All of this is great enough material to make a worthy Frankenstein followup. But it wouldn’t be the Bride of Frankenstein without the titular Bride herself, appearing in perhaps the briefest capacity of any of the classic monsters. The honeymoon period is cut short between the two creatures when even the Bride rejects the Monster with a series of shrieks and goose-like hisses. Distraught, Frankenstein’s Monster decides dead is better and lets Frankenstein and his love escape before bringing the entire castle laboratory down on himself, Pretorius and his ill-fated compatriot.

It may be surprising for unaware audiences how little the Bride plays into the actual movie, but the scene is a stellar and bittersweet cap on a film that is arguably the crown jewel of monster movies.

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The Phantom of the Opera (1925)

This one is a bit of a cheat, as the silent version of The Phantom of the Opera is not usually lumped into the classic monster cabal, so much as the 1943 Claude Rains version is. However, for all the good things that film has, it can’t compare to the place in history that the silent version Universal made with Lon Chaney occupies.

Sitting through the silent version of The Phantom of the Opera can be taxing by modern standards but it’s worth checking out for one defining thing: Lon Chaney’s ghastly makeup effects.

Even for a film that is nearly 100 years old and a story that has been adapted dozens of times, Chaney’s appearance in the 1925 film is unmatched in its ghoulish effect. The reveal is a perfectly crafted bit of suspense that first showed that audiences could be terrified at the movies.

The Wolf Man (1941)

“Even a man who is pure of heart and says his payers by night …”

Some of the best movie monsters shine because they are inherently tragic. The Wolf Man is one such tormented soul and one of the more sympathetic movie monsters around.

The Wolf Man wasn’t Universal’s first attempt at a werewolf film (that’s 1935’s Werewolf of London) but it has certainly made the most impact for the genre. Lon Chaney Jr.’s tragic Larry Talbot tries to do the right thing and help a woman being attacked, and ends up cursed to roam the foggy English countryside as a half-man, half-beast under the light of the autumn moon.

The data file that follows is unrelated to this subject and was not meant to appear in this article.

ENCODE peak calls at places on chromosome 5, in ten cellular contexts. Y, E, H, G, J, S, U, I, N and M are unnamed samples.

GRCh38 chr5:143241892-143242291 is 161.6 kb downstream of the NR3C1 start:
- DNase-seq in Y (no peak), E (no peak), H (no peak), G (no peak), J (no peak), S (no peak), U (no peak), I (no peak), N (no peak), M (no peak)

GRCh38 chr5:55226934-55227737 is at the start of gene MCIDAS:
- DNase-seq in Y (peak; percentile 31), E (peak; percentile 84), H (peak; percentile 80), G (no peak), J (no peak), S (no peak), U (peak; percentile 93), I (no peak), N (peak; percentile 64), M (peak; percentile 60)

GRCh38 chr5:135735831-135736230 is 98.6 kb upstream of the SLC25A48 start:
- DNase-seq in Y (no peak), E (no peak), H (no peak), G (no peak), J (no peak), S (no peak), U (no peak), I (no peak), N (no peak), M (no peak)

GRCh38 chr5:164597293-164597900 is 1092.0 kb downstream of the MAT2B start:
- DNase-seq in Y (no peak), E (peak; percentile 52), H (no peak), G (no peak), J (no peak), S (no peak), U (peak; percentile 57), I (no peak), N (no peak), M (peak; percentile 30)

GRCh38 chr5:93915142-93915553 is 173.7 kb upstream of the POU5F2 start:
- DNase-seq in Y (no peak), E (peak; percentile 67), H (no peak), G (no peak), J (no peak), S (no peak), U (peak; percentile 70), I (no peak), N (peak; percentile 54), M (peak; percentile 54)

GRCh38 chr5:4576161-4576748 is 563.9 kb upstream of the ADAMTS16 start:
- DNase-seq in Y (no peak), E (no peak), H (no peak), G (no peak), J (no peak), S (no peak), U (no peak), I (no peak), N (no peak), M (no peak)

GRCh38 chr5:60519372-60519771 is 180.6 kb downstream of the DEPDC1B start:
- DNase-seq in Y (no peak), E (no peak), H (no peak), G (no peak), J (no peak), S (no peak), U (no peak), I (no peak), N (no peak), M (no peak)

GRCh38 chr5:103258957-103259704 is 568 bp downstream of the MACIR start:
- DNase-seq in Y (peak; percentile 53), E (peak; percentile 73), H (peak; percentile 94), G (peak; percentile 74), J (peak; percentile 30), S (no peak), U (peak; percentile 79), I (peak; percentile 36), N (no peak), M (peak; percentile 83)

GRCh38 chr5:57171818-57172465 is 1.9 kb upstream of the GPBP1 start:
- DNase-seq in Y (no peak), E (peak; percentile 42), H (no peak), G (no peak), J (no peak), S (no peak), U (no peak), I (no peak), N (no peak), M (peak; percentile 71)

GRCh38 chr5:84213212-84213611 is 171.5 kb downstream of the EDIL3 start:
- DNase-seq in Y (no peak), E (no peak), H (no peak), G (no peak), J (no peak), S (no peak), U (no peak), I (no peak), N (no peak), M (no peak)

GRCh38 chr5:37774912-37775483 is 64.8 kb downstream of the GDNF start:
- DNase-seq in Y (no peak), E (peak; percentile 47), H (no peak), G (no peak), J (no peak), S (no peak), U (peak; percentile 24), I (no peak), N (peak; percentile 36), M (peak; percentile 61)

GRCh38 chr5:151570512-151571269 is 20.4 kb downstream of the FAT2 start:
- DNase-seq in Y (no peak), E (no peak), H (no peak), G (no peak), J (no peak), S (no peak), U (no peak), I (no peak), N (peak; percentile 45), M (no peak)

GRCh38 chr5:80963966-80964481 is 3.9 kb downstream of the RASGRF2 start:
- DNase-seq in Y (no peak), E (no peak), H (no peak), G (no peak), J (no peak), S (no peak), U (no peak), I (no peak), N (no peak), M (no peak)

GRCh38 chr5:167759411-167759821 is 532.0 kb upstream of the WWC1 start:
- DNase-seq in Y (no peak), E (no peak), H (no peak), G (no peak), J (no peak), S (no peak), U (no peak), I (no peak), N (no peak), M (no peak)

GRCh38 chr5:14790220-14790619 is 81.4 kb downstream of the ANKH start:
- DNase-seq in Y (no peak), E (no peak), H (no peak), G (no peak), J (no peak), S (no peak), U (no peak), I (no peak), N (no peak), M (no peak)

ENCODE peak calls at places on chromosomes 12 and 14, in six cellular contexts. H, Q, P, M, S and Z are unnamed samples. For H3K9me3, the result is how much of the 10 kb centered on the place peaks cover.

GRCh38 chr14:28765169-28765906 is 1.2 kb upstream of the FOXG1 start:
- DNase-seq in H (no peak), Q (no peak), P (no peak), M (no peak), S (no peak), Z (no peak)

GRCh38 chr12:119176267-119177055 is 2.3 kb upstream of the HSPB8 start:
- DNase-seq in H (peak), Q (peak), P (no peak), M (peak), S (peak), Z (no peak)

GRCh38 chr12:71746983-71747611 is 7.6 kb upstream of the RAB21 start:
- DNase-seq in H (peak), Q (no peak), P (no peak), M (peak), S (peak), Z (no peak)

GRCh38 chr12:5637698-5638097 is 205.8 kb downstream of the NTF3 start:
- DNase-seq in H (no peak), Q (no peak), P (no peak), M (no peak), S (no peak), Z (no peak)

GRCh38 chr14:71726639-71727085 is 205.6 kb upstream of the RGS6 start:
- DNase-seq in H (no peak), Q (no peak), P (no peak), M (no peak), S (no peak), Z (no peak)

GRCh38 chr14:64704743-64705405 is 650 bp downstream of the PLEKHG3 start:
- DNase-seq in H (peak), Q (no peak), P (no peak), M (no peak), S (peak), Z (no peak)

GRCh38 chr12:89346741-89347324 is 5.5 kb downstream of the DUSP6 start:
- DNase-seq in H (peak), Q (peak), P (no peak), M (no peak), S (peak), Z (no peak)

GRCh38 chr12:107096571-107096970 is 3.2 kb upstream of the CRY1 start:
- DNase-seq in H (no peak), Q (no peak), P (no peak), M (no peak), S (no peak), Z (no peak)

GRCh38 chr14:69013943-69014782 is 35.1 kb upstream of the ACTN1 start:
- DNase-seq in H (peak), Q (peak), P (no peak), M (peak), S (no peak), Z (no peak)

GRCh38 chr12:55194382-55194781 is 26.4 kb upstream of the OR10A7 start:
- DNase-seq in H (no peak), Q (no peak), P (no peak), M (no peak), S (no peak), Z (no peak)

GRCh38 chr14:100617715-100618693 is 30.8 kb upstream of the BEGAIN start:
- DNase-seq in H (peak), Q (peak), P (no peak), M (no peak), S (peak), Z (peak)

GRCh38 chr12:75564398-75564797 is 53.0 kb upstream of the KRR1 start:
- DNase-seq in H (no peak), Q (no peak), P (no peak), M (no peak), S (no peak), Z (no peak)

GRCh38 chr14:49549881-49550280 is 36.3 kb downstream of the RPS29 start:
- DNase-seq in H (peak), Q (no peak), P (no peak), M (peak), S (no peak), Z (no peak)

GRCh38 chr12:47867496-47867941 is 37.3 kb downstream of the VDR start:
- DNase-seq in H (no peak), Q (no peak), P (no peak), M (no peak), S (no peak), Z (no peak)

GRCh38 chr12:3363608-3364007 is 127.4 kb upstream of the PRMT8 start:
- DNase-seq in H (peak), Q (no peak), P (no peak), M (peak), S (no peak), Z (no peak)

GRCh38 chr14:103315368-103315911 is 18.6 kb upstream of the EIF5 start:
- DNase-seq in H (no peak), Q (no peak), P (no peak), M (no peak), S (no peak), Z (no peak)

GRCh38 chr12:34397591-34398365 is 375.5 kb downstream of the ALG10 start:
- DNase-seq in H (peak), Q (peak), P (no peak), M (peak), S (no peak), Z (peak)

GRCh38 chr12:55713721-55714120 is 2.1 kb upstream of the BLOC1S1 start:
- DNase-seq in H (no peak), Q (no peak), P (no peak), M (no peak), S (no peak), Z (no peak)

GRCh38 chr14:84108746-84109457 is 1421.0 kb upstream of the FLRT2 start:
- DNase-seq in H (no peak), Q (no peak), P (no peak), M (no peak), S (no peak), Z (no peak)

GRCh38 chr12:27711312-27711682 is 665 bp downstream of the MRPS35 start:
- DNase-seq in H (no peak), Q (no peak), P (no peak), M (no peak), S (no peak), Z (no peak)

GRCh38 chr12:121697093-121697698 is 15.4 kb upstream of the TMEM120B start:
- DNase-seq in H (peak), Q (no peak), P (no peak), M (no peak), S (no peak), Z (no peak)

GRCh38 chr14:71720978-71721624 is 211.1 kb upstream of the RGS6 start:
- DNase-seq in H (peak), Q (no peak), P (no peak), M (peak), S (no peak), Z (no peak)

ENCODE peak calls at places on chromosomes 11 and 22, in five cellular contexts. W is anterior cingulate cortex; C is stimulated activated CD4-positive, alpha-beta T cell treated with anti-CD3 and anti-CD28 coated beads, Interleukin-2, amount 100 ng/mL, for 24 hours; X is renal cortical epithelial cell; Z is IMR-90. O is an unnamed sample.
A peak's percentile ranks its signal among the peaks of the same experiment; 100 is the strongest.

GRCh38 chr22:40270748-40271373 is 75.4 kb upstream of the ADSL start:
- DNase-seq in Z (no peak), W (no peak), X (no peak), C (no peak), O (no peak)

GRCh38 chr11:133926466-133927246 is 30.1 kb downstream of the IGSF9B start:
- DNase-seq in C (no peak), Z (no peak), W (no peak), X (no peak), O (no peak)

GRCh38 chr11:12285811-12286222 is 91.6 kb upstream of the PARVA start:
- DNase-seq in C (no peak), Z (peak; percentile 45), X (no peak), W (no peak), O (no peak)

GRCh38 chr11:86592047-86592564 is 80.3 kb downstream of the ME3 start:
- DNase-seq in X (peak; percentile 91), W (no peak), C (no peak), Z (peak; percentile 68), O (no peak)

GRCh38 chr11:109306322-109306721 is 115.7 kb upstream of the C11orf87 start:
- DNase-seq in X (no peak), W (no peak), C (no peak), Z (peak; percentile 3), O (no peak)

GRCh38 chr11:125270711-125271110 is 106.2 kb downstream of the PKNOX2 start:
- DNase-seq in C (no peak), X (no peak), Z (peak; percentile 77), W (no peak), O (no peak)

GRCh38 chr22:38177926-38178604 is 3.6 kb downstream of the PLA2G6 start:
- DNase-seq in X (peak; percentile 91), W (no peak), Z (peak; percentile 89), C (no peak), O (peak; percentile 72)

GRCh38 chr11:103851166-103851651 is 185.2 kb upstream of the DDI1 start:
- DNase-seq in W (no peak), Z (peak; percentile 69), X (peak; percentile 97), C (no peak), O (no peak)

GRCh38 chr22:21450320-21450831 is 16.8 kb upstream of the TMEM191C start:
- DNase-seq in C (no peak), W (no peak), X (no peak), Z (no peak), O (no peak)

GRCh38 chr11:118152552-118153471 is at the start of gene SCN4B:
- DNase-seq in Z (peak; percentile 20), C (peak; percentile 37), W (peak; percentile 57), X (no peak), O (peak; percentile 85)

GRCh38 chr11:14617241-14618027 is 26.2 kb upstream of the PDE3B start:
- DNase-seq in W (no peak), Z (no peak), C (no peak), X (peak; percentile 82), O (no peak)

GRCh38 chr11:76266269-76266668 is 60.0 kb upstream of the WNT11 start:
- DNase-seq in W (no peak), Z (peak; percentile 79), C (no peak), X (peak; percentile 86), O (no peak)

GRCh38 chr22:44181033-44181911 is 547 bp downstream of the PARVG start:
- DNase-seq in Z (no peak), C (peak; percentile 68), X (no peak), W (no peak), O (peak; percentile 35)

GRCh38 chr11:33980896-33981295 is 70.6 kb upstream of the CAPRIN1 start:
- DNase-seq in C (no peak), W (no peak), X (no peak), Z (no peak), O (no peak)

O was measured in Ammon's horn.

Talbot’s first transformation is extraordinary, showcasing both time-lapse trickery and monumental make-up work by Jack Pierce, which he originally wanted to use on Werewolf of London. Added to the effect is that we originally only see the Wolf Man’s feet leaving his home and prowling around the forest, until finally panning up to reveal the beast in his full glory.

Creature from the Black Lagoon (1954)

Creature from the Black Lagoon was released long after the heyday of Universal Monsters, in a time where sci-fi and aliens paralleled current political scares. Still, Creature showed that Universal had one more old-fashioned creation to put forward.

In the midst of plenty of monster mayhem and nasty brass instrument stings, Creature from the Black Lagoon has one of the most intriguing and innocent cat and mouse moments of the Universal Monster catalog.

As our heroine takes a leisurely dip in the Amazon river, a secret admirer watches from afar. Then, not so far. Then, testing the waters (so to speak), the Gill Man starts brushing against her leg.

It’s a beautifully done little sequence because, while the musical score is reminding us there is danger, you still get the impression that this creature is more curious than cutthroat, and is there to observe this new visitor.